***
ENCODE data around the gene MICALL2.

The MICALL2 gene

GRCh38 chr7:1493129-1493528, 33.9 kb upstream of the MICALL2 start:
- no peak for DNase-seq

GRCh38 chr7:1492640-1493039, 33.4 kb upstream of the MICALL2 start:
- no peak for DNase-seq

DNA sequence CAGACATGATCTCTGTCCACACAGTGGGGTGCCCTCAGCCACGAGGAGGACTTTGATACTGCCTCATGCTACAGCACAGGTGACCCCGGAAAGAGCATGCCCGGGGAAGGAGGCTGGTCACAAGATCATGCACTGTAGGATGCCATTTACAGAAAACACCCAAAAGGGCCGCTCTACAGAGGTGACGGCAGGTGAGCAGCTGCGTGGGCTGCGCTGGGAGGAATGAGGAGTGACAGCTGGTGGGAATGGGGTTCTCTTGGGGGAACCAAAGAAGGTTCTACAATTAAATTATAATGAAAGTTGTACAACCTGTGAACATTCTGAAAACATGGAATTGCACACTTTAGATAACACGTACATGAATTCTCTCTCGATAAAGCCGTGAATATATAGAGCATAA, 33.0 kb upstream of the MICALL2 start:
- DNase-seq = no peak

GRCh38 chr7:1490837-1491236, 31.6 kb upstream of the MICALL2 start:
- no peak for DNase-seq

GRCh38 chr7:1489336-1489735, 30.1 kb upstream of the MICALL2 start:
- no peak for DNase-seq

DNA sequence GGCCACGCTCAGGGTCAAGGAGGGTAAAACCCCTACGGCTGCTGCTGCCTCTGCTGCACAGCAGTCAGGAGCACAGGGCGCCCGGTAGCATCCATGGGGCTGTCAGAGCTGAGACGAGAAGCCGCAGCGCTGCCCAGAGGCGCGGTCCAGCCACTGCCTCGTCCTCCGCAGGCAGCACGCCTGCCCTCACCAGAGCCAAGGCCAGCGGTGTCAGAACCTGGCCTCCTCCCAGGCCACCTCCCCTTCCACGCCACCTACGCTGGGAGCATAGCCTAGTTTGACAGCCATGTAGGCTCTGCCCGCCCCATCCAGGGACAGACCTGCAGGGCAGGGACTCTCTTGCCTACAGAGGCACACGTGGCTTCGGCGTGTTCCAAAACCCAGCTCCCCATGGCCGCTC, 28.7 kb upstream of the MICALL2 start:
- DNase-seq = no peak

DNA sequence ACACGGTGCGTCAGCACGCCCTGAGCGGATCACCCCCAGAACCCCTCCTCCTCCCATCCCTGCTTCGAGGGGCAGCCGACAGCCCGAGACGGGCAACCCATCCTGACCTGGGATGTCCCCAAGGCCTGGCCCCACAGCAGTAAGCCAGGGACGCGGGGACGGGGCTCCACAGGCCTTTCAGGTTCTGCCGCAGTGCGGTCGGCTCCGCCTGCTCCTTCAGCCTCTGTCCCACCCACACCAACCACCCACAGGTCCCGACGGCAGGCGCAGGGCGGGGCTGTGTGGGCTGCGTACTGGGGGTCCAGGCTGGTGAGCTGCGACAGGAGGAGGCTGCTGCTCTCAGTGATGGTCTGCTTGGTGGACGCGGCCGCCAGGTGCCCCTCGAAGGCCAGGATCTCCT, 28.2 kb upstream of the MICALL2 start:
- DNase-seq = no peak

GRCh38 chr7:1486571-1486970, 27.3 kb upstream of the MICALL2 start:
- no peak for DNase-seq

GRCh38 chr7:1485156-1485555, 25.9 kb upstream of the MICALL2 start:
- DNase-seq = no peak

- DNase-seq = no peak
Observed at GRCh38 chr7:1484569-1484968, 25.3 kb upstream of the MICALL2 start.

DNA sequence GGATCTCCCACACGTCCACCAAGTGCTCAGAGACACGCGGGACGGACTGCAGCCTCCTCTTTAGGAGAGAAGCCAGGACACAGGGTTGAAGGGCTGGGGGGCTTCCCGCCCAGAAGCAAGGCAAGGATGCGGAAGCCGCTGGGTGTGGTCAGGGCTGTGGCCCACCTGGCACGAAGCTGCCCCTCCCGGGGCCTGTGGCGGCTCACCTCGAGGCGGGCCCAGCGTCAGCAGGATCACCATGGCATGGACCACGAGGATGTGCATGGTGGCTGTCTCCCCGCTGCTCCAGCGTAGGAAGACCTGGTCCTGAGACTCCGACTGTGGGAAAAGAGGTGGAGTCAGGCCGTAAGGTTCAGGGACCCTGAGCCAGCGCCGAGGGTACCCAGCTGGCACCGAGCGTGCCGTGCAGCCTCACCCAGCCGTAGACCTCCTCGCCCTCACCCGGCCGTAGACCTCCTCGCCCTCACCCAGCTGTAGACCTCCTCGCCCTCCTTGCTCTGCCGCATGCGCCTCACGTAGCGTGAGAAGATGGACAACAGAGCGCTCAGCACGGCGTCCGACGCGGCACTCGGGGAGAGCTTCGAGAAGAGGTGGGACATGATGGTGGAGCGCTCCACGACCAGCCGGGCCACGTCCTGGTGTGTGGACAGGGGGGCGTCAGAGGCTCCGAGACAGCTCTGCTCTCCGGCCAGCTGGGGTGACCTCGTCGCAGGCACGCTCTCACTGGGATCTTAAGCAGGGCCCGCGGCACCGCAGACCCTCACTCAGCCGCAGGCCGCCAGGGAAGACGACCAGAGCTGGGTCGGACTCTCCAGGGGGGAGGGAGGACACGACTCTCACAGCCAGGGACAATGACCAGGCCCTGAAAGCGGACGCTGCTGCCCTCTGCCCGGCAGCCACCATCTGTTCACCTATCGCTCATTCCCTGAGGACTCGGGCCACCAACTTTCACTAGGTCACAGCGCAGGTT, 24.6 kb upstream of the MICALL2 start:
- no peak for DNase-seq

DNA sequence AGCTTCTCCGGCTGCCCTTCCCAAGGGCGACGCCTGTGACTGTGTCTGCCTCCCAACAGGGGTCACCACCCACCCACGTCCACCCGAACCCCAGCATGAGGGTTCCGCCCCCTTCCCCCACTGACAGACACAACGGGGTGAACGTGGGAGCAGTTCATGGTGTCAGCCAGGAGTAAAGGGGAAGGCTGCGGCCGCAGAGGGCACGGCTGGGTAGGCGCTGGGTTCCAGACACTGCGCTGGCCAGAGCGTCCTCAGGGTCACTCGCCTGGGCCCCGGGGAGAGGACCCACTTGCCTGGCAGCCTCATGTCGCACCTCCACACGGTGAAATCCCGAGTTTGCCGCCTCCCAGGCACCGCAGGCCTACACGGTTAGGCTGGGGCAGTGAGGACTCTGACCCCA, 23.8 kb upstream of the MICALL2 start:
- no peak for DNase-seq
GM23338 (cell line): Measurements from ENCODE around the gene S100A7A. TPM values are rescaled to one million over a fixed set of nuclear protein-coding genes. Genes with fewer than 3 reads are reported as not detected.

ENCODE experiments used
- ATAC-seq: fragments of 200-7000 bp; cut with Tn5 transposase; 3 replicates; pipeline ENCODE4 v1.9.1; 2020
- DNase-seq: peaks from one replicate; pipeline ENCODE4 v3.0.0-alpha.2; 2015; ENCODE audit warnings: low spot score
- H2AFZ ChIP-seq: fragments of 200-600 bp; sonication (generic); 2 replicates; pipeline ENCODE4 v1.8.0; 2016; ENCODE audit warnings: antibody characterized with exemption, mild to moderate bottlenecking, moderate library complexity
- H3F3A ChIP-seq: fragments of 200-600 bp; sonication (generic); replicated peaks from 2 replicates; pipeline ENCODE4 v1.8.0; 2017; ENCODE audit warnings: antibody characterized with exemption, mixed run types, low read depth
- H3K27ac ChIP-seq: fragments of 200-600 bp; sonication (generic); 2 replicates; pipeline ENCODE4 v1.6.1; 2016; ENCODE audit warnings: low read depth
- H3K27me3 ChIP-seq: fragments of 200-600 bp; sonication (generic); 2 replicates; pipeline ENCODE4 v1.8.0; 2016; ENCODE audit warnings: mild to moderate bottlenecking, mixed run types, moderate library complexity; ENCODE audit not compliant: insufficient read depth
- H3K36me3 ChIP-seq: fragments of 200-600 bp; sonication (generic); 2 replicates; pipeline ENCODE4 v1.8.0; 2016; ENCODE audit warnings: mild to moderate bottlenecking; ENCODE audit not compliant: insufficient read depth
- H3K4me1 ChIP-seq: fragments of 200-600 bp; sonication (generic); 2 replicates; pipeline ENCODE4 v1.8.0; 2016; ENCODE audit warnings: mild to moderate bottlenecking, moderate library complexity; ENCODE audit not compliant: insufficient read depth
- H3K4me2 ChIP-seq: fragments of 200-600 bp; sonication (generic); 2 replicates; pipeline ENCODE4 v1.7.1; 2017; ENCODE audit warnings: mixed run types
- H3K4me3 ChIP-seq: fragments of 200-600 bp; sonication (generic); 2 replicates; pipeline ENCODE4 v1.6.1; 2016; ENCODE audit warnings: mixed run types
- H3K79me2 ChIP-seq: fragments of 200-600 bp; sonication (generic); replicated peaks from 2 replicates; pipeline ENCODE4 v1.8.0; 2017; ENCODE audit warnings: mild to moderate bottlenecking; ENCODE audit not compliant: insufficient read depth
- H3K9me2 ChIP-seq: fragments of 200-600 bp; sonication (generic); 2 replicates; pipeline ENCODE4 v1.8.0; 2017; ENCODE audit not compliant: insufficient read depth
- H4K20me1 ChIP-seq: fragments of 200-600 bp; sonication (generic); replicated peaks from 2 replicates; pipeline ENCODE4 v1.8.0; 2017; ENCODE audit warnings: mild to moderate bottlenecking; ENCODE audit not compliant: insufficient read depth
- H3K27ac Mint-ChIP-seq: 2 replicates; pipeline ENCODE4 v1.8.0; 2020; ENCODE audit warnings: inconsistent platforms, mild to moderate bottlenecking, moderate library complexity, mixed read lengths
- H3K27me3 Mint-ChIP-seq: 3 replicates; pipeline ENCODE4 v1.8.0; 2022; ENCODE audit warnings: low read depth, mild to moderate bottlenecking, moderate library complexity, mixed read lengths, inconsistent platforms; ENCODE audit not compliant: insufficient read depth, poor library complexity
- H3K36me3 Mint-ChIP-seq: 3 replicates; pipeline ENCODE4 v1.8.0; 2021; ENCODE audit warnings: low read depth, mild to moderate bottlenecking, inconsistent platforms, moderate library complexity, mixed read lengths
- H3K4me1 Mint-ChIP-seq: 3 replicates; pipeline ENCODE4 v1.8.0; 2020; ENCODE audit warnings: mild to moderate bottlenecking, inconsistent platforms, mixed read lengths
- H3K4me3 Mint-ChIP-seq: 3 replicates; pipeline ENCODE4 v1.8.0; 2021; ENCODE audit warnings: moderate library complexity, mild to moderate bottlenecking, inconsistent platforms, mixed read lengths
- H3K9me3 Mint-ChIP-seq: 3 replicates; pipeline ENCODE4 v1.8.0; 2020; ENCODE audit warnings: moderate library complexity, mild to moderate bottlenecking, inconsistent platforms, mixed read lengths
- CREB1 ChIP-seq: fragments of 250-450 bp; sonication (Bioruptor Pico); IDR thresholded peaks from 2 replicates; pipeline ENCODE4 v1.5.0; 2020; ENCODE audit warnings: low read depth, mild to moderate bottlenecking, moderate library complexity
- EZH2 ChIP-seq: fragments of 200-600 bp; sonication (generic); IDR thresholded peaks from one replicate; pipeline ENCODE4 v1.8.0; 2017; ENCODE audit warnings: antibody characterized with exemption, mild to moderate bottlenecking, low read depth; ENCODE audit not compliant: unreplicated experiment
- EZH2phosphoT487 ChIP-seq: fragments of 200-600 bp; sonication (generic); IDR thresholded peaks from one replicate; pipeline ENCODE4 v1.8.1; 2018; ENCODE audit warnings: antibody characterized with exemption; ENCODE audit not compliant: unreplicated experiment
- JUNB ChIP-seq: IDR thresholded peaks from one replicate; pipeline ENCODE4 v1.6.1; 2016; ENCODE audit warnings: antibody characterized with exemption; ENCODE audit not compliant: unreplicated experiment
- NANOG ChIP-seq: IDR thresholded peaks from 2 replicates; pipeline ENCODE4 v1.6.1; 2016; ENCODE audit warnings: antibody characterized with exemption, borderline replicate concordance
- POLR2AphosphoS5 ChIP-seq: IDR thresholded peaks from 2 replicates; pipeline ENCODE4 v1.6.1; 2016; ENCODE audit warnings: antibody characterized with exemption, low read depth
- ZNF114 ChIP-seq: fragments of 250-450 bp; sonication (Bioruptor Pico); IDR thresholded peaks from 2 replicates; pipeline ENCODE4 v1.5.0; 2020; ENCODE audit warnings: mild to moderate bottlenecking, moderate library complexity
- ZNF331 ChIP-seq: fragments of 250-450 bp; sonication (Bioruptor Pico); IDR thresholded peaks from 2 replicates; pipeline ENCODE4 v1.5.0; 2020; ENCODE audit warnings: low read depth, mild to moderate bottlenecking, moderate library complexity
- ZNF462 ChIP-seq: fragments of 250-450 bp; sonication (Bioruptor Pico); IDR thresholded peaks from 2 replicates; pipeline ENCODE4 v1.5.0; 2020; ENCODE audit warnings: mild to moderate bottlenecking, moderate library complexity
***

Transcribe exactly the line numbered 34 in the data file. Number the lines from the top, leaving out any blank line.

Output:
- H3K27me3 ChIP-seq: fragments of 200-600 bp; sonication (generic); 2 replicates; pipeline ENCODE4 v1.8.0; 2016; ENCODE audit warnings: mild to moderate bottlenecking, mixed run types, moderate library complexity; ENCODE audit not compliant: insufficient read depth